HEARTH #10

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“I want to clear up a misrepresentation of my viewpoint,” Grace said, her words slow and clear. “Indeed, the ban on AI is as old as TORCH. The older among us remember the ocean of suffering caused by flirtation with machine minds. We remember the lesson of that: that the reliance on AI caused more suffering and devastation than any other invention in human history.”

“And yes, I have advocated in favor of the AI ban for as long as this legislature has existed. But this has nothing to do with clinging to tradition, or a philosophy of ‘if it ain’t broke, don’t fix it.’ The Mater Semita is correct. AI-based technologies would be lucrative and make the lives of TORCH agents both easier and safer.”

Grace’s speaking skills were incredible. She had this aura to her, her gunmetal grey eyes so intense and clear that words gained this awesome power to them. Every word was delivered with strength and conviction, clear and fast, not a syllable swallowed. Nor did it come off as overly rehearsed or sterile… the opposite, really. Henrietta couldn’t take her eyes away.

“However, I don’t believe that any law should be passed for that reason,” Grace said. “Because ease, convenience, and safety are deceptively dangerous things. An agent must be vigilant in her perception, bold in her actions, and daring in her thinking. That strength was what gave us the edge, what has allowed us to vanquish our enemies and prosper as we have.”

“Ease will dull that vigilance. Convenience will wear down that boldness. Safety will smother that daring. We remain strong because we remain uncomfortable, because we grasp the fragility of our position and because we see the galaxy not as a splendid adventure but a dangerous cesspool that we must keep as far as possible from our beloved island, our Mother Earth.”

“I oppose this use of AI because I oppose the sacrifice of our best qualities in exchange for an uptick in life expectancy. Our purpose, as both an organization and as individuals, is clear: ‘to shelter, nurture, and benefit the interests of humanity.’ It is there in the charter. Every last one of us has sworn an oath to uphold it. Where is it written that our highest priority is in fact to live a long time?”

“Nowhere. I refuse to be part and parcel of a sale of our principles and a softening of our resolve- for no benefit save than to ‘fatten the wallet’ of the Mater Semita. I categorically oppose this legislation and I call for you to do the same.” With that, Grace stepped down.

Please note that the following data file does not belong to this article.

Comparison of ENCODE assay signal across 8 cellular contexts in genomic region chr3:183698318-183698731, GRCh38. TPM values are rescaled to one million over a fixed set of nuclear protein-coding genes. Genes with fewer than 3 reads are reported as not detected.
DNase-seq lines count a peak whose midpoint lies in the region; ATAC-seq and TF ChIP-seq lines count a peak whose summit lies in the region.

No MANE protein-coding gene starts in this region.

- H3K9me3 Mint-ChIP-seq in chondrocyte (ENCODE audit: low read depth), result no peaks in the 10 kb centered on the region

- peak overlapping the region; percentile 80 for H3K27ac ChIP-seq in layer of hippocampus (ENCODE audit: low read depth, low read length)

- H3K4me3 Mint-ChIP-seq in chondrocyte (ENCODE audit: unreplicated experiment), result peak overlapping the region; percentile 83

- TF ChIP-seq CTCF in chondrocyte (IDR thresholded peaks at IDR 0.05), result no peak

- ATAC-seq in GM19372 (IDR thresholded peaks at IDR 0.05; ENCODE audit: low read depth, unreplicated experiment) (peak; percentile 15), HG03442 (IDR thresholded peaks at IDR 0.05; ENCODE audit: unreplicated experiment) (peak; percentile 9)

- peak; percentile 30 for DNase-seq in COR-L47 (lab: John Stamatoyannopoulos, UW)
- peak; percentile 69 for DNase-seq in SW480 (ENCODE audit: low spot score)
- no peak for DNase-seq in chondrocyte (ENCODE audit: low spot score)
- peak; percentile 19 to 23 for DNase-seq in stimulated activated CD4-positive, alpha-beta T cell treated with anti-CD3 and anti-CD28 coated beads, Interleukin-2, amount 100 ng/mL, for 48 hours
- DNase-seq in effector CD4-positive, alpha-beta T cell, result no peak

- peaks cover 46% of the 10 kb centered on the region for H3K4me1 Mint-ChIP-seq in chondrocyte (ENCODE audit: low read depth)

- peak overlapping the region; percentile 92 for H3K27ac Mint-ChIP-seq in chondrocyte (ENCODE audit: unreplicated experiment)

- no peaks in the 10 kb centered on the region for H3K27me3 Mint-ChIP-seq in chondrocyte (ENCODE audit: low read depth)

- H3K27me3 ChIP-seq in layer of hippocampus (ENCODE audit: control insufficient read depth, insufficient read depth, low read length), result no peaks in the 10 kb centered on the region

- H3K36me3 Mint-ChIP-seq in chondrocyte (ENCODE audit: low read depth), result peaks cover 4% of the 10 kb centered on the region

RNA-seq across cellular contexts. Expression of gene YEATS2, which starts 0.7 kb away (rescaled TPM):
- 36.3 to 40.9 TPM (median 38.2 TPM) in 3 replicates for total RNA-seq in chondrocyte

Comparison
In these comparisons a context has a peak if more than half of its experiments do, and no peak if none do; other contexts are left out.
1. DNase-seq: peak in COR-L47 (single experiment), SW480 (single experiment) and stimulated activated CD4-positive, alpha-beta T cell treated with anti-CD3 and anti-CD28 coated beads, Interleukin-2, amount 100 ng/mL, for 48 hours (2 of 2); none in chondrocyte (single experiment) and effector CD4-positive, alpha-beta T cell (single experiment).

The room was in stunned silence for a few moments. Henrietta touched her cheeks and felt the beginnings of tears. Grace’s speech had this deep sadness to it, like a proud old lioness facing down a pack of jackals. Some of the girls looked similarly moved, others looked troubled. On the other side of the room, SPRING and FORGE girls rolled their eyes and giggled.

Then Enron stood up and advanced to the podium with predatory panache. Her outfit was the cutting edge of fashion, a shimmering silver dress that exposed her right shoulder. Ascending the podium, she pulled the microphone as high as it went. She must have been two feet taller than Grace.

“I’ll be quick,” she said, her voice deep and rich like a mountain. “Everything Grace said is crap. She doesn’t get it, and she never will. 50 years ago, sure, maybe all she said was true. But times change- and what worked for her generation hasn’t aged well. The charter was written when TORCH was a feeble paramilitary which survived off alien plunder. We were little better than pirates, with Gracey as the leader because she was the most violent.”

Enron glared at Grace with unmistaken and unmitigated loathing. What had happened between these two? This went way beyond a political rivalry. “Now we’re hearty, healthy and strong,” she continued. “Needlessly throwing away lives and productivity out of some decrypt ideal of martyrdom is stupid. TORCH’s job is to harbor and better mankind… I don’t see anywhere where it says we gotta be as miserable as Grace is to do it. If she was serious about that, maybe she’d give up the smokes.”

Much of the room chuckled. Enron wasn’t quite as good a speaker as Grace, but she had an entirely different sort of charm. She was more conversational, relatable almost. She sounded like she was speaking to the crowd, not at them. She spoke the way people- not Henrietta, but perhaps others- thought. “Increasing TORCH’s productivity, and helping our agents not die while they do their jobs, helps us all out. There’s no sale of principles here, there’s just a stubborn old woman who misses the days that we all bowed and scraped to her every whim.”

Enron paused. “And by the way- AI’s not mentioned in the charter. I don’t want to reenact the whole argument about technicalities from last session, but there’s no legal basis for a complaint. There’s that.” She stepped down to applause from her side of the room. Henrietta’s heart sank. The result of the vote was obvious.

There were 701 members of the Sorority. 296 voted against the AI bill. 359 voted for it. The remaining 38 members, including Alice, abstained.

By then it was already time to break for lunch.

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